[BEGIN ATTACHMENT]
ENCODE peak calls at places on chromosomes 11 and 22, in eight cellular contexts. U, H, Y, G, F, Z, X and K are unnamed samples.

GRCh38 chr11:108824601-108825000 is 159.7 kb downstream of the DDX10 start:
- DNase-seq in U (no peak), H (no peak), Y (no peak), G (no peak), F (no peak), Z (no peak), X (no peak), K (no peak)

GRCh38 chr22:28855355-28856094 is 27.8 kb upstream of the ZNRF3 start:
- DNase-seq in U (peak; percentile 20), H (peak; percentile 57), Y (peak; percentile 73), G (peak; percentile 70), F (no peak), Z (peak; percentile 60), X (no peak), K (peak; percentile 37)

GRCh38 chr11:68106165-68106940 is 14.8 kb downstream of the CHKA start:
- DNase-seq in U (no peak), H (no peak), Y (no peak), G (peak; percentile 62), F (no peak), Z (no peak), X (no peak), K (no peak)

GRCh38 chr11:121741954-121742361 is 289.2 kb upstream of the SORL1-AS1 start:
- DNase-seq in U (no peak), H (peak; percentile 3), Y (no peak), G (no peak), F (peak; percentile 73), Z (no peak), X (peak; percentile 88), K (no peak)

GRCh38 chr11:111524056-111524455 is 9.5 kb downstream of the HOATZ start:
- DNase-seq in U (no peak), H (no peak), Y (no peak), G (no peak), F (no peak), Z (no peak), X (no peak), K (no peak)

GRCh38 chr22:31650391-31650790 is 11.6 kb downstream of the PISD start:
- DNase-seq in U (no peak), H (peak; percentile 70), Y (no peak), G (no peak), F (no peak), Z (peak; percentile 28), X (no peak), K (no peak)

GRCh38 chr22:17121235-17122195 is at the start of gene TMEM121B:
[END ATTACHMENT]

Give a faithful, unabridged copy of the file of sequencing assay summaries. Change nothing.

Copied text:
ENCODE peak calls at places on chromosomes 11 and 22, in eight cellular contexts. U, H, Y, G, F, Z, X and K are unnamed samples.

GRCh38 chr11:108824601-108825000 is 159.7 kb downstream of the DDX10 start:
- DNase-seq in U (no peak), H (no peak), Y (no peak), G (no peak), F (no peak), Z (no peak), X (no peak), K (no peak)

GRCh38 chr22:28855355-28856094 is 27.8 kb upstream of the ZNRF3 start:
- DNase-seq in U (peak; percentile 20), H (peak; percentile 57), Y (peak; percentile 73), G (peak; percentile 70), F (no peak), Z (peak; percentile 60), X (no peak), K (peak; percentile 37)

GRCh38 chr11:68106165-68106940 is 14.8 kb downstream of the CHKA start:
- DNase-seq in U (no peak), H (no peak), Y (no peak), G (peak; percentile 62), F (no peak), Z (no peak), X (no peak), K (no peak)

GRCh38 chr11:121741954-121742361 is 289.2 kb upstream of the SORL1-AS1 start:
- DNase-seq in U (no peak), H (peak; percentile 3), Y (no peak), G (no peak), F (peak; percentile 73), Z (no peak), X (peak; percentile 88), K (no peak)

GRCh38 chr11:111524056-111524455 is 9.5 kb downstream of the HOATZ start:
- DNase-seq in U (no peak), H (no peak), Y (no peak), G (no peak), F (no peak), Z (no peak), X (no peak), K (no peak)

GRCh38 chr22:31650391-31650790 is 11.6 kb downstream of the PISD start:
- DNase-seq in U (no peak), H (peak; percentile 70), Y (no peak), G (no peak), F (no peak), Z (peak; percentile 28), X (no peak), K (no peak)

GRCh38 chr22:17121235-17122195 is at the start of gene TMEM121B: